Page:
Sunday, May 22, 2016

Hebron Maple Leaf: King of the Maple Festival

The Hebron Maple Leaf brings joy to the Maple Festival each year.  It was always great to see a young boy or girl about three or four years old  give me (as the great Maple Leaf) a high-five or a big hug to show that they appreciated me.  It’s the greatest feeling, and it’s the reason why I felt like a superhero when I became the Hebron Maple Leaf.  I gave out high fives, hugs, and most importantly, I created smiles.  Lots of smiles.  I felt this strange sort of power like no other, but it was a friendly kind of power.  I wasn’t there for any other reason than to spread joy and make them happy.  That’s what superheroes do, only they spread joy by fighting crime rather than entertaining.  My role was a bit different, but it’s the same concept. 

In its twenty-six years, the Maple Festival has seen new venues come and go, and some completely changed.  I had remembered when I first attended the festival and it was widely accessible with lots of entertainment.  The entertainment was still there, but over the years, it had reached a low point.  Publicity dwindled down, there were fewer maple sugar houses to visit, and there were no longer buses transporting people back and forth.  One of the biggest shockers of all was that no one could find where to buy maple syrup.  Previously, the maple syrup had been sold on the village green, but it had now been limited to sugar houses, which were far off from the village green.  While in costume, I had multiple people ask me, “Where can we get Maple Syrup?”  People came from all over to the Hebron Maple Festival, and several were disappointed that it was difficult to find maple syrup at a festival that promoted maple syrup to begin with.  The festival was still widely acclaimed, but it just didn’t feel like the “golden years” when I first went to the Maple Festival.  I could only imagine that maybe Hebron was losing its passion for Maple Sugar making?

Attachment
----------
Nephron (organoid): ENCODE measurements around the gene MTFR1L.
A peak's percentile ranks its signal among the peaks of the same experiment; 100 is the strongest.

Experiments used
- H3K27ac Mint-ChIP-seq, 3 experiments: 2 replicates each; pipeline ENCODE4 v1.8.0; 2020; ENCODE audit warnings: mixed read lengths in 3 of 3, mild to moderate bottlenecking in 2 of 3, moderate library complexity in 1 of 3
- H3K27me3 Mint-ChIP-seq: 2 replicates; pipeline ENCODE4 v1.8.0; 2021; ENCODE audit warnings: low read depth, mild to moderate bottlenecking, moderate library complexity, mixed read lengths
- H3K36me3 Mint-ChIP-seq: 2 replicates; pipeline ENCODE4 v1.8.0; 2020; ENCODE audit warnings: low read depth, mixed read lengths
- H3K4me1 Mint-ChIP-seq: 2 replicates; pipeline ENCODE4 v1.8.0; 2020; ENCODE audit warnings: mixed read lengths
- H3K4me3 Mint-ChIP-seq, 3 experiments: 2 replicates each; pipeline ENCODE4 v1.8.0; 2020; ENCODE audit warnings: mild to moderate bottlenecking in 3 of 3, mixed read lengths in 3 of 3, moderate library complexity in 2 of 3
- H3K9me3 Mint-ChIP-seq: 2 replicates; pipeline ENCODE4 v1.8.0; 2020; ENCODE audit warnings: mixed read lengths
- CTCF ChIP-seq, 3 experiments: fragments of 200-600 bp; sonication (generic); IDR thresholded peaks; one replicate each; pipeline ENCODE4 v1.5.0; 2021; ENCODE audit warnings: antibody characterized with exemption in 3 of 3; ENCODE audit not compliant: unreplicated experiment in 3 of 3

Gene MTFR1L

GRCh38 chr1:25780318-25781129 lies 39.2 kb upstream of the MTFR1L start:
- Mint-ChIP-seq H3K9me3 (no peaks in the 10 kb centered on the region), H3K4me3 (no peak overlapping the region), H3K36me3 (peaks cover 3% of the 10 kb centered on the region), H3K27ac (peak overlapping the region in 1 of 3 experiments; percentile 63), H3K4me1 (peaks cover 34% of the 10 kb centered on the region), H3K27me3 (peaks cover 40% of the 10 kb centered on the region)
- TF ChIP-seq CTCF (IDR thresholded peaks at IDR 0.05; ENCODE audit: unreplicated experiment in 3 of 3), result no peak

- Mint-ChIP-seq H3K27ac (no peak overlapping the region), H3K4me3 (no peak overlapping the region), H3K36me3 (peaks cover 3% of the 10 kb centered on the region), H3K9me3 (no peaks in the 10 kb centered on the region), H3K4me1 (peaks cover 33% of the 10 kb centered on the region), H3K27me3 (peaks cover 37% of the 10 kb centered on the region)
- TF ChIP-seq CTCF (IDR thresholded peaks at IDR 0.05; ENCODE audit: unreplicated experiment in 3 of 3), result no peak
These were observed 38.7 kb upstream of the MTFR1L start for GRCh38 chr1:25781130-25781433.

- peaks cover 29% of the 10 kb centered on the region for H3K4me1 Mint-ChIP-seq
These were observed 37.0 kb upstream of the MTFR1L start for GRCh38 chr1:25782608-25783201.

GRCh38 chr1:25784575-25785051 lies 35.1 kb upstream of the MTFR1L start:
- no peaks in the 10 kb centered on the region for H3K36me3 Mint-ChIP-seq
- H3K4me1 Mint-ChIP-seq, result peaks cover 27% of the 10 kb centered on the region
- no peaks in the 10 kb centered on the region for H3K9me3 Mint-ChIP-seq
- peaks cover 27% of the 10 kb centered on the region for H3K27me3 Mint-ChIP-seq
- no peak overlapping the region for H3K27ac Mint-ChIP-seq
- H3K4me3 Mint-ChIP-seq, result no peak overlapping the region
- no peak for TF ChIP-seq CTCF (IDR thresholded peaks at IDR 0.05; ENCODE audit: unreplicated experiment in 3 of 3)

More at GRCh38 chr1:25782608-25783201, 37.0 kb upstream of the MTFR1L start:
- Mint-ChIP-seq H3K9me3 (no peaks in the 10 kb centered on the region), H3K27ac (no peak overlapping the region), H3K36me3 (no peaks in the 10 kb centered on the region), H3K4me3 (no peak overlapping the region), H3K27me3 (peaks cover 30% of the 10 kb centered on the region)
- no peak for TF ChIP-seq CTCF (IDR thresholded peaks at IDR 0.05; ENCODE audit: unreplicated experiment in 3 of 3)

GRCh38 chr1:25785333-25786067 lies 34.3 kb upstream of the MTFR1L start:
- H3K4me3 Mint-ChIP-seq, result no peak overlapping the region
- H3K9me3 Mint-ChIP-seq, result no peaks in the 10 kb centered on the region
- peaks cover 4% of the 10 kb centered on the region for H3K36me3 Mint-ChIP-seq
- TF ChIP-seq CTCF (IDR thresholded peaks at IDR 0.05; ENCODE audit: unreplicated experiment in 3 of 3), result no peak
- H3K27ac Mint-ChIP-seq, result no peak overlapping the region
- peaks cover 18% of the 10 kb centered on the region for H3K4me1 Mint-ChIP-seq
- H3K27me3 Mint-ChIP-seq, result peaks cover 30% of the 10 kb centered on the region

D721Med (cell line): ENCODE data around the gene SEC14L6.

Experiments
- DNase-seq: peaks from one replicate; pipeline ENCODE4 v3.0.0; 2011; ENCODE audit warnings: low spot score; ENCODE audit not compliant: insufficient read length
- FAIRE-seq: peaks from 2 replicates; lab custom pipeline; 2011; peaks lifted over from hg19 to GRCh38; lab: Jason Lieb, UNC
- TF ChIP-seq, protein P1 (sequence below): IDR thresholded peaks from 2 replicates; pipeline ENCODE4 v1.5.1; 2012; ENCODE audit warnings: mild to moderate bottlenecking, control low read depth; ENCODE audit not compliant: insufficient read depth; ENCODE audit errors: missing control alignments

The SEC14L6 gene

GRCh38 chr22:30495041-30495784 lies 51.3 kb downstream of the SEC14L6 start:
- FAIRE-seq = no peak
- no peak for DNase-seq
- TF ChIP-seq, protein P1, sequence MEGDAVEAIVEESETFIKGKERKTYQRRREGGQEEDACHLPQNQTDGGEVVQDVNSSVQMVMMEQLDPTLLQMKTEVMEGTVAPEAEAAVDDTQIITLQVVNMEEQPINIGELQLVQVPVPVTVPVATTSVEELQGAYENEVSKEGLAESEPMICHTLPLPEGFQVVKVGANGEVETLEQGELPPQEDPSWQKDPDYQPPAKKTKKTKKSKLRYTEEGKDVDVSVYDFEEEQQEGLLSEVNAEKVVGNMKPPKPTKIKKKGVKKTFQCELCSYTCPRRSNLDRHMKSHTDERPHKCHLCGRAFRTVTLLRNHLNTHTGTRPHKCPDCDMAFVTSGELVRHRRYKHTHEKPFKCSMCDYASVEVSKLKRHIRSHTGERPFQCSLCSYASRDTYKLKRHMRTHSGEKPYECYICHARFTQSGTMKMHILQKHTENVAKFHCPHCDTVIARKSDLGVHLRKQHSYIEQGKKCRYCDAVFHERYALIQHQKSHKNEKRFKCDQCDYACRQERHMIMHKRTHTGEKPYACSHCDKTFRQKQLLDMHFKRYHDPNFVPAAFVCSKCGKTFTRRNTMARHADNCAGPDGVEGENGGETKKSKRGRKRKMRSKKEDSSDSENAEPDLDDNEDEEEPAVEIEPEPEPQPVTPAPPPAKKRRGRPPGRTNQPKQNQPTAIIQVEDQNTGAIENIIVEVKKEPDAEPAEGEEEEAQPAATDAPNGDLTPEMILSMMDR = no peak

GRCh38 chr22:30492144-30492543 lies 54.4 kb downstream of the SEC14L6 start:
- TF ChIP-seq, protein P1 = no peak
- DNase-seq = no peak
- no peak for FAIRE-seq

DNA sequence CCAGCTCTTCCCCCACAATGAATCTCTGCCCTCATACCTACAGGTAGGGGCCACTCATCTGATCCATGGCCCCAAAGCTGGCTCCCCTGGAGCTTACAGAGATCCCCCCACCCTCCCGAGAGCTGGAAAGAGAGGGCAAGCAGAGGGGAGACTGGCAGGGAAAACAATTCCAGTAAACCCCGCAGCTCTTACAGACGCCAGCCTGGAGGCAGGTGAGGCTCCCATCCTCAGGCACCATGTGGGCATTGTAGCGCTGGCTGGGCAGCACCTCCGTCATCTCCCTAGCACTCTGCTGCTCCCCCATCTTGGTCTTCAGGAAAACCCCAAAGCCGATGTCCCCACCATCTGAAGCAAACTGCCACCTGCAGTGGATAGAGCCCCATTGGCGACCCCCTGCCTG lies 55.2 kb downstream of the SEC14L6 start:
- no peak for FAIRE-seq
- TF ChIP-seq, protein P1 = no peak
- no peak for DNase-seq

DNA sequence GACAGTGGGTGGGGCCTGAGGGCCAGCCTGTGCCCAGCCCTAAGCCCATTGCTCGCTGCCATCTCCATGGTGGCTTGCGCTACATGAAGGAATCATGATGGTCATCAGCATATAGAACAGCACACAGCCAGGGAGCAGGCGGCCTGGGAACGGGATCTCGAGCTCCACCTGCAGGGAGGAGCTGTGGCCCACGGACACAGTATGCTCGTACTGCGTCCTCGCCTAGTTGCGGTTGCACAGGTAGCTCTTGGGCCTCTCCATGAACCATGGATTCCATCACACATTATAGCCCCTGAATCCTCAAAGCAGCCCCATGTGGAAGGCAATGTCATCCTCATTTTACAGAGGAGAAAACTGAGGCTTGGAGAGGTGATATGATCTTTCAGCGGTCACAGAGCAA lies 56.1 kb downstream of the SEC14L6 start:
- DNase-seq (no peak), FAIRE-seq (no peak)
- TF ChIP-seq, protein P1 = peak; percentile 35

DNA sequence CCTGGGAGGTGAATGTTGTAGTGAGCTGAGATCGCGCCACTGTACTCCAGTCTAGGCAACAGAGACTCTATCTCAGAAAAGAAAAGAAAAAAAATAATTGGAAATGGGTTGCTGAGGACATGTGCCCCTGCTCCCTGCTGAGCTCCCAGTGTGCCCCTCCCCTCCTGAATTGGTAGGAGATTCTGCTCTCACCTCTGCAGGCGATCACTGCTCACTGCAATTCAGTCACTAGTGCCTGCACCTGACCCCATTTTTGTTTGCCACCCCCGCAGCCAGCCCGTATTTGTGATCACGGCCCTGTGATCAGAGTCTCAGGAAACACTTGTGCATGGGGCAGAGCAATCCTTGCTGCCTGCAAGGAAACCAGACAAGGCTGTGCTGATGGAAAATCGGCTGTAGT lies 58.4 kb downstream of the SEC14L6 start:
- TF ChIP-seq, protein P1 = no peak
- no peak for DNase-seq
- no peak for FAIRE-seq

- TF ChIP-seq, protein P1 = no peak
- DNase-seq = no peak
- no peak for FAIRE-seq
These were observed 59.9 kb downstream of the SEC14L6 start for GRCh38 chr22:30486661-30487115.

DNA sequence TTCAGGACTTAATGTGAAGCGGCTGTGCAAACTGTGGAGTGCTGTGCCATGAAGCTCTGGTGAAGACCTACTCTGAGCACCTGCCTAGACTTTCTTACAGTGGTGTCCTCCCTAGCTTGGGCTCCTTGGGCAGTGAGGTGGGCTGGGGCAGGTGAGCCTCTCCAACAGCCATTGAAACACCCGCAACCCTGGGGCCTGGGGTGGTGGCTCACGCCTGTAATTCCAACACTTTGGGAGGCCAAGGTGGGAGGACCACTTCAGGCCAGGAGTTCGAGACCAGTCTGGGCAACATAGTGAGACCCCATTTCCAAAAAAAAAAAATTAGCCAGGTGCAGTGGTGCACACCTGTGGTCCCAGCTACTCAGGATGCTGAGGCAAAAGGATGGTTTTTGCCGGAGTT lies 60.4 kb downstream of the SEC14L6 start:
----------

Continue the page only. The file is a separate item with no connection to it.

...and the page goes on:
I wasn't entirely sure what I could change.  At this time, I had ideas, but nothing I could change all on my own.  But I had thought about making some kind of change, if I had the power to do it.  I wanted to make something much more memorable, much more passionate, and much more iconic of the Maple Festival.  I wanted to make children and people feel a lot more friendly and passionate.  I wanted to capture a “Maple Fest spirit” among the residents who came to the festival.  I wanted people to feel passionate about our town and our Maple Festival.

It took me some time to research, but I finally came across a Maple Leaf costume while searching online.  I immediately thought to myself, this is it.  This is the next big idea.  I knew this costume would be something big (and not just because of its size). Previously, there were other mascots at various times throughout the festival, but none of them brought the kind of passion that the festival really needed.  Until now. A giant red leaf, in the shape of a cylinder, with spikes protruding out of its head to make the arms of a leaf.  It was absolutely ridiculous, weird, and corny, but so perfect.  It was the symbol of the Maple Festival.  This costume will be the next greatest thing for the Maple Festival, I thought.  I never imagined how right I was at that very moment.